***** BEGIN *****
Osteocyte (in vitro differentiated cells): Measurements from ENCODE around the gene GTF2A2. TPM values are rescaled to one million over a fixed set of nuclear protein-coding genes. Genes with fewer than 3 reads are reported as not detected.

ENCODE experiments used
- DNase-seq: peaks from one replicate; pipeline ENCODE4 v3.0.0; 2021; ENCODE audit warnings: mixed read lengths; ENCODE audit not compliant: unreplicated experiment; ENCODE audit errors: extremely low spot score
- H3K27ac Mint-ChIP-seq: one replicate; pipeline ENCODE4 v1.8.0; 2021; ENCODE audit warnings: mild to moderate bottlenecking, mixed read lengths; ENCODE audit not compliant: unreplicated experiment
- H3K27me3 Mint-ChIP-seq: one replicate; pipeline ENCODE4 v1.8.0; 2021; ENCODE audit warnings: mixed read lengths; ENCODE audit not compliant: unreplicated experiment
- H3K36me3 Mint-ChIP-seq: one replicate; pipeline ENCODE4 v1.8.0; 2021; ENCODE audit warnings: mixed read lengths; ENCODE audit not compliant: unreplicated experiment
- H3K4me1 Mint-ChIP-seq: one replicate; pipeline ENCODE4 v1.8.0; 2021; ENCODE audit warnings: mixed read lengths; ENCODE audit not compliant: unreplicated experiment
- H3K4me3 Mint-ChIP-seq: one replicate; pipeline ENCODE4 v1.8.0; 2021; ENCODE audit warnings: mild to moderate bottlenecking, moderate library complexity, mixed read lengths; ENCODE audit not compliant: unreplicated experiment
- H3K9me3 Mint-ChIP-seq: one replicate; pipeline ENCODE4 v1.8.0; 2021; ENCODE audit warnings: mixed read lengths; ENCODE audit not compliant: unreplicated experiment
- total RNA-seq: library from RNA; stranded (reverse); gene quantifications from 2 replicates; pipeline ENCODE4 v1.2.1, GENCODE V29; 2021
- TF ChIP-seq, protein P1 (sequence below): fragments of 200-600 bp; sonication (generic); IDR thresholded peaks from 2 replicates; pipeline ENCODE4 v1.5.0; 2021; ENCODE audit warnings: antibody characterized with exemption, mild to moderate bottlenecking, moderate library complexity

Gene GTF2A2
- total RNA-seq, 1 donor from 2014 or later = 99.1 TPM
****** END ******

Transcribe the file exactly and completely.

Osteocyte (in vitro differentiated cells): Measurements from ENCODE around the gene GTF2A2. TPM values are rescaled to one million over a fixed set of nuclear protein-coding genes. Genes with fewer than 3 reads are reported as not detected.

ENCODE experiments used
- DNase-seq: peaks from one replicate; pipeline ENCODE4 v3.0.0; 2021; ENCODE audit warnings: mixed read lengths; ENCODE audit not compliant: unreplicated experiment; ENCODE audit errors: extremely low spot score
- H3K27ac Mint-ChIP-seq: one replicate; pipeline ENCODE4 v1.8.0; 2021; ENCODE audit warnings: mild to moderate bottlenecking, mixed read lengths; ENCODE audit not compliant: unreplicated experiment
- H3K27me3 Mint-ChIP-seq: one replicate; pipeline ENCODE4 v1.8.0; 2021; ENCODE audit warnings: mixed read lengths; ENCODE audit not compliant: unreplicated experiment
- H3K36me3 Mint-ChIP-seq: one replicate; pipeline ENCODE4 v1.8.0; 2021; ENCODE audit warnings: mixed read lengths; ENCODE audit not compliant: unreplicated experiment
- H3K4me1 Mint-ChIP-seq: one replicate; pipeline ENCODE4 v1.8.0; 2021; ENCODE audit warnings: mixed read lengths; ENCODE audit not compliant: unreplicated experiment
- H3K4me3 Mint-ChIP-seq: one replicate; pipeline ENCODE4 v1.8.0; 2021; ENCODE audit warnings: mild to moderate bottlenecking, moderate library complexity, mixed read lengths; ENCODE audit not compliant: unreplicated experiment
- H3K9me3 Mint-ChIP-seq: one replicate; pipeline ENCODE4 v1.8.0; 2021; ENCODE audit warnings: mixed read lengths; ENCODE audit not compliant: unreplicated experiment
- total RNA-seq: library from RNA; stranded (reverse); gene quantifications from 2 replicates; pipeline ENCODE4 v1.2.1, GENCODE V29; 2021
- TF ChIP-seq, protein P1 (sequence below): fragments of 200-600 bp; sonication (generic); IDR thresholded peaks from 2 replicates; pipeline ENCODE4 v1.5.0; 2021; ENCODE audit warnings: antibody characterized with exemption, mild to moderate bottlenecking, moderate library complexity

Gene GTF2A2
- total RNA-seq, 1 donor from 2014 or later = 99.1 TPM